Just like children, dogs need rules, boundaries and limitations.
A good handler must balance discipline and affection, for leaning too far in either direction can have undesirable consequences.
The dog owner who corrects every inappropriate behaviour is just as 'good' an owner as the one who gives their dog everything and anything. The former may deal with misbehaviour by punishing it; and the latter may cope with the same behaviour by bribing the dog to behave.
A truly good handler is set apart from the aforementioned primarily by being proactive, not reactive. They don't wait for their dog to give 'incorrect' behaviour: they manage the situation so that it is unlikely the dog will even offer that unwanted behaviour. They challenge their dog's body and mind, and give their dog the opportunity to seize control of their life, and make the correct choices. They give their dog appropriate outlets for instinctive, often self-reinforcing behaviour; behaviours that may clash with the human expectation of what is or is not correct. They know when to step back and give their dog more choices, and when to step forward and guide their dog gently on to the correct choice, so that the pattern of behaviour is better established.
Nobody is perfect, but a good handler is god in their dog's eyes.
A dog owned by a good handler doesn't need to worry about offering behaviours, because undesirable behaviour that does occur is dealt with in a consistent and fair manner; and the dog doesn't lack the respect for their handler that comes with the owner yielding to their dog's every demands. The good handler's dog knows self control, and has coping mechanisms to deal with unwanted situations from having a history of interacting with a wide variety of unusual events and occurences.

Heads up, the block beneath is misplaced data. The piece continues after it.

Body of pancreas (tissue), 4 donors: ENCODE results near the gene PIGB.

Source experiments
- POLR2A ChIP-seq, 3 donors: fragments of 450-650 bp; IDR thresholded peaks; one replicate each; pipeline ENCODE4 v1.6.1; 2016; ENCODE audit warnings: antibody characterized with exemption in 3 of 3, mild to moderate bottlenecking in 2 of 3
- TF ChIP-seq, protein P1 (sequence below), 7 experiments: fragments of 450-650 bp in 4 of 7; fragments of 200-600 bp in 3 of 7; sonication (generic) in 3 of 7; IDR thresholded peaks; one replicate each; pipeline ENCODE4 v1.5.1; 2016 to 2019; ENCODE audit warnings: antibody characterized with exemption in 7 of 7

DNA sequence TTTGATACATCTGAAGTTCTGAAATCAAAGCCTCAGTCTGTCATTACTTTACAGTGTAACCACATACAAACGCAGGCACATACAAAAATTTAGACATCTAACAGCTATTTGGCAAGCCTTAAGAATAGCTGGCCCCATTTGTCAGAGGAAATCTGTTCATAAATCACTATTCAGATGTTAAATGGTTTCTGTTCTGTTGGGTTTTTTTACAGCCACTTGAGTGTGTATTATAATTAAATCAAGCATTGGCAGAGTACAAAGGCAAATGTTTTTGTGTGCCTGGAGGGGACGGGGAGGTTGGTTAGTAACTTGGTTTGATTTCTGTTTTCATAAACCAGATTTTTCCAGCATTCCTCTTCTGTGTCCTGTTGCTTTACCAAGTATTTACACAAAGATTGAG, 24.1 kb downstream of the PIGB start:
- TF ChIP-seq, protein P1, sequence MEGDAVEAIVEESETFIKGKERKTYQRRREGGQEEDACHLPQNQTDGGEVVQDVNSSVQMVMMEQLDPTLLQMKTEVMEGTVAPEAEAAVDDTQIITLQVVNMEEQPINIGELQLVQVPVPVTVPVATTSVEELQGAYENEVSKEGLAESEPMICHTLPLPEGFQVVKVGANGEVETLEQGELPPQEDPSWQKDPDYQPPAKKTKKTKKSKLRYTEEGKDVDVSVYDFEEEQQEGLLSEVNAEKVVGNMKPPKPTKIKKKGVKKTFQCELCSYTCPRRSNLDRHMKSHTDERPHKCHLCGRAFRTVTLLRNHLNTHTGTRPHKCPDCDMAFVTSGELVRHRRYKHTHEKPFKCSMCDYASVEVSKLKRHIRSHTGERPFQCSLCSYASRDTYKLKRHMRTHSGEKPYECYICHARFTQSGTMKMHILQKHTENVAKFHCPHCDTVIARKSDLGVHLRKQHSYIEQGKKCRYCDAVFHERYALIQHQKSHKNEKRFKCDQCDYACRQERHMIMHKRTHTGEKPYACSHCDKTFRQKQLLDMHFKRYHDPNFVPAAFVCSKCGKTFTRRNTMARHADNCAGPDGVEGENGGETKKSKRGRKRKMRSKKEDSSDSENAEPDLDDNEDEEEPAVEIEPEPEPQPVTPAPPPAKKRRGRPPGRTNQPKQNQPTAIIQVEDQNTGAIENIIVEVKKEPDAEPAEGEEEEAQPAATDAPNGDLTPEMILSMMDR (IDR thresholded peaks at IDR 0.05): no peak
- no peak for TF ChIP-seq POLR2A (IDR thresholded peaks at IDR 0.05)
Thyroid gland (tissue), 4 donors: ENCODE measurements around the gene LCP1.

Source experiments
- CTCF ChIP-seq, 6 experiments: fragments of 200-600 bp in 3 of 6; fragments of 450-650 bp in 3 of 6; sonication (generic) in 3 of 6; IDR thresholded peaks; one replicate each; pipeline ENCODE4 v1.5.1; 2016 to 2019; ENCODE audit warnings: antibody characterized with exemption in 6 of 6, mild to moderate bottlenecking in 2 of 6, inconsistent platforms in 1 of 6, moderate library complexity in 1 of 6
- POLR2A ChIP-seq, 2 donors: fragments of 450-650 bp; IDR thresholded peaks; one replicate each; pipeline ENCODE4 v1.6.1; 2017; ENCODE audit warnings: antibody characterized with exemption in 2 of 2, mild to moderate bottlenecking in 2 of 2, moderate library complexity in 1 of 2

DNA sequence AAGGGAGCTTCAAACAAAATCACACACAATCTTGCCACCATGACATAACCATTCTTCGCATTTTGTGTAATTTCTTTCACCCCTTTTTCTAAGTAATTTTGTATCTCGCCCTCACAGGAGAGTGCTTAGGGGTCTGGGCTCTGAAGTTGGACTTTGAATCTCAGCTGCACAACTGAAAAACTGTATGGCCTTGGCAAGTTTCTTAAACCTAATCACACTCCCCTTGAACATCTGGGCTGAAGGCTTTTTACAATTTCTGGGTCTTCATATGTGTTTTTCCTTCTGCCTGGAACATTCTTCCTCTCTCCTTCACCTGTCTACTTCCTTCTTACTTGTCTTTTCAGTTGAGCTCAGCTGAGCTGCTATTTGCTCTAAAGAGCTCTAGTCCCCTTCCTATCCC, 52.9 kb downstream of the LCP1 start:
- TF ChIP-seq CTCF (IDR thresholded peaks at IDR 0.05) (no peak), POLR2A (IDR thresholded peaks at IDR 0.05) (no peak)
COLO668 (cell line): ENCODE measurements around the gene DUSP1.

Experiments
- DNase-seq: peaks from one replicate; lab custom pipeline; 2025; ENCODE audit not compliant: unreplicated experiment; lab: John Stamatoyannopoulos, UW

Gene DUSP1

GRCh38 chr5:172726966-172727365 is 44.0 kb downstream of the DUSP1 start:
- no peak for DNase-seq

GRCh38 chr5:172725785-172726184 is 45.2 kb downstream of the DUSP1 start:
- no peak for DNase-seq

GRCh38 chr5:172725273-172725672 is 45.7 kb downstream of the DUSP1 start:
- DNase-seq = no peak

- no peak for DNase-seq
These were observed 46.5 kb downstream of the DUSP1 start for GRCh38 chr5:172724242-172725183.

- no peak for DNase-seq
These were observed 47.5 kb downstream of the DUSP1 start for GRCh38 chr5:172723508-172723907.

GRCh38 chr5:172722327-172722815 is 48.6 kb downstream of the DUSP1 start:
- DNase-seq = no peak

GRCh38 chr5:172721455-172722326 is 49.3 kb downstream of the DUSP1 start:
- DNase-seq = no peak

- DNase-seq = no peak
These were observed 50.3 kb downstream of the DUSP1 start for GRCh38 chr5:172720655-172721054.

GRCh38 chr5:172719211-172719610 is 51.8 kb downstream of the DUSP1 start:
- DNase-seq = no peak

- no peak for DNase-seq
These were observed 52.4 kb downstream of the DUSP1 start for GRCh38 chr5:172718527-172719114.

The good handler's dog works for two reasons: to please their handler, and to earn their paycheck.
Many 'traditional' trainers seem to forget that dogs, just like people, won't work infinitely for social approval. The traditional trainer's dog doesn't just work to please their handler, despite what they may think, but from a desire to avoid punishment. And at the other end of the scale, the dog owned by the person who bribes and yields to it works not to please their owner, but for their paycheck alone, which they get no matter how correctly or incorrectly they perform.
A lot of people consider themselves to be good dog owners--but are they, really? It is hard to step back and look objectively at yourself and your performance as a handler. People are as attached to their methods for training dogs as they are for training children, and a perceived slight on their methods is likely to be met with outrage. It's hard to accept that something you believe might be wrong; and even harder to think about why, exactly, you believe something to be true.
In order to become a good handler, you have to be willing to modify your own behaviour. You have to truly want to change, to know that owe it to yourself and to your dog to become the best handler that you can be, so that you and your dog can develop and grow together. No person and no relationship is perfect, but the relationship between a good handler and their dog is as near to perfection as it will ever get.